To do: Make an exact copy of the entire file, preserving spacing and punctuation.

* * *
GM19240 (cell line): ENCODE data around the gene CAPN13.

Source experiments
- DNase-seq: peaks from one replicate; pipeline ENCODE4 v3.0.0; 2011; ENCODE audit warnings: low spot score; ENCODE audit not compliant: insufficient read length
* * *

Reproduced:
GM19240 (cell line): ENCODE data around the gene CAPN13.

Source experiments
- DNase-seq: peaks from one replicate; pipeline ENCODE4 v3.0.0; 2011; ENCODE audit warnings: low spot score; ENCODE audit not compliant: insufficient read length